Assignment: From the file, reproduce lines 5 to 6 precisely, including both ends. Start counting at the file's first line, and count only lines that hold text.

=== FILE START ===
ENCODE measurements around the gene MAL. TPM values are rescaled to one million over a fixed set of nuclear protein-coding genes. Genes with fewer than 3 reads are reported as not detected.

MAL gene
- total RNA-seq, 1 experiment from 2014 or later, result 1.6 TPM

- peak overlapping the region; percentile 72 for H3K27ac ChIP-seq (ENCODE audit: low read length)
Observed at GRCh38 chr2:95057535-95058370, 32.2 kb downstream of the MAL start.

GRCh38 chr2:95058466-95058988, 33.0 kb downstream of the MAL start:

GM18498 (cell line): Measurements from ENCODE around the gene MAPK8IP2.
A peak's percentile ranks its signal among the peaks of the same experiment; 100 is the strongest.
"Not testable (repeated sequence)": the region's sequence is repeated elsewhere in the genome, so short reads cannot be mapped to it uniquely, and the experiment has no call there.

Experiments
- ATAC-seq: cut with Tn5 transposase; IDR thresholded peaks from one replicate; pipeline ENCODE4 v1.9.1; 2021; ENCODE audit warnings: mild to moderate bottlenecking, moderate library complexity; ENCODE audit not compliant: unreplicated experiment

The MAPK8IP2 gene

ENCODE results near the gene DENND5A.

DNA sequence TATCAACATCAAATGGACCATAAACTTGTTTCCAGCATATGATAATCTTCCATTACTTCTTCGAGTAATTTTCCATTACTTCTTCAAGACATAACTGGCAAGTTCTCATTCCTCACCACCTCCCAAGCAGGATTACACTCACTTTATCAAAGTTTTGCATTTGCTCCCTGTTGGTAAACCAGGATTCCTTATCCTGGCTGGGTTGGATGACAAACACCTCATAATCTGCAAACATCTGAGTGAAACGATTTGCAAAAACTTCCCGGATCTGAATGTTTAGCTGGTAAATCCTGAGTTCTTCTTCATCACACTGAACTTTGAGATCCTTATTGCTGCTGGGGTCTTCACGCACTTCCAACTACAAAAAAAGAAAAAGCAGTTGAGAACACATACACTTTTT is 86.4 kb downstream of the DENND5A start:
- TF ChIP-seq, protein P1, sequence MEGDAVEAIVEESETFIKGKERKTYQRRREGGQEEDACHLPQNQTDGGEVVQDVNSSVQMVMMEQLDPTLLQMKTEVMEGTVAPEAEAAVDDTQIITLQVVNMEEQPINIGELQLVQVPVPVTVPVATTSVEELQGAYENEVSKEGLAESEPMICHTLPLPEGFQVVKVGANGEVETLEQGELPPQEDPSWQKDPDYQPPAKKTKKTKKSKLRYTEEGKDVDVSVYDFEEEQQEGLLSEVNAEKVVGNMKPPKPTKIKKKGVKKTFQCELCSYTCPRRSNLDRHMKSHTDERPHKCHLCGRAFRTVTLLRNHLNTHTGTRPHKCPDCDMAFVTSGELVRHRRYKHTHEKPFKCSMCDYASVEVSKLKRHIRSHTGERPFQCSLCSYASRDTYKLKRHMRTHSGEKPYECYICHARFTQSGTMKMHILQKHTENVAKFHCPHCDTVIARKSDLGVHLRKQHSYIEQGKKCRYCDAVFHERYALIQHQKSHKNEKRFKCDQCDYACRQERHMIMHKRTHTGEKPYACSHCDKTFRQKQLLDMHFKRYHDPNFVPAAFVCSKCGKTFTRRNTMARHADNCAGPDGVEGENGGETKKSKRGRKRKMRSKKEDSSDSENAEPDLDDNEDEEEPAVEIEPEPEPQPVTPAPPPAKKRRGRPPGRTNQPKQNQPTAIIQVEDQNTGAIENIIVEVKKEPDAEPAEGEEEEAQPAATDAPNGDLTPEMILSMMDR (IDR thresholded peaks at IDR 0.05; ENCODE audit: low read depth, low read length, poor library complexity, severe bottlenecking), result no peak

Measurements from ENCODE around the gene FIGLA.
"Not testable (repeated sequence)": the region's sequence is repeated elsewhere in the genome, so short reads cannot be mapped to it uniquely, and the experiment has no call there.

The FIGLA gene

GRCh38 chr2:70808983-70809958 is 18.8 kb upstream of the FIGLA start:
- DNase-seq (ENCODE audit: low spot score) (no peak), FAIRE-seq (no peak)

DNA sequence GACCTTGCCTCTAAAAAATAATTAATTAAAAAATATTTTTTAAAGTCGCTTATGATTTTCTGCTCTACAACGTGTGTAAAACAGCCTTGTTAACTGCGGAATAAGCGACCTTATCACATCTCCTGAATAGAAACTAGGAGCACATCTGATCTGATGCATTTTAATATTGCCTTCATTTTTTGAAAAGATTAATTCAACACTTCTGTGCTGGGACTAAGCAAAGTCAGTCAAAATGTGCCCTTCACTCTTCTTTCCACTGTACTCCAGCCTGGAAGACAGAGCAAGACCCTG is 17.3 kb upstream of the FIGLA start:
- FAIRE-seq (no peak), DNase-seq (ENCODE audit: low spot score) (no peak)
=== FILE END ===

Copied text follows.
Observed at GRCh38 chr2:95057535-95058370, 32.2 kb downstream of the MAL start.

GRCh38 chr2:95058466-95058988, 33.0 kb downstream of the MAL start: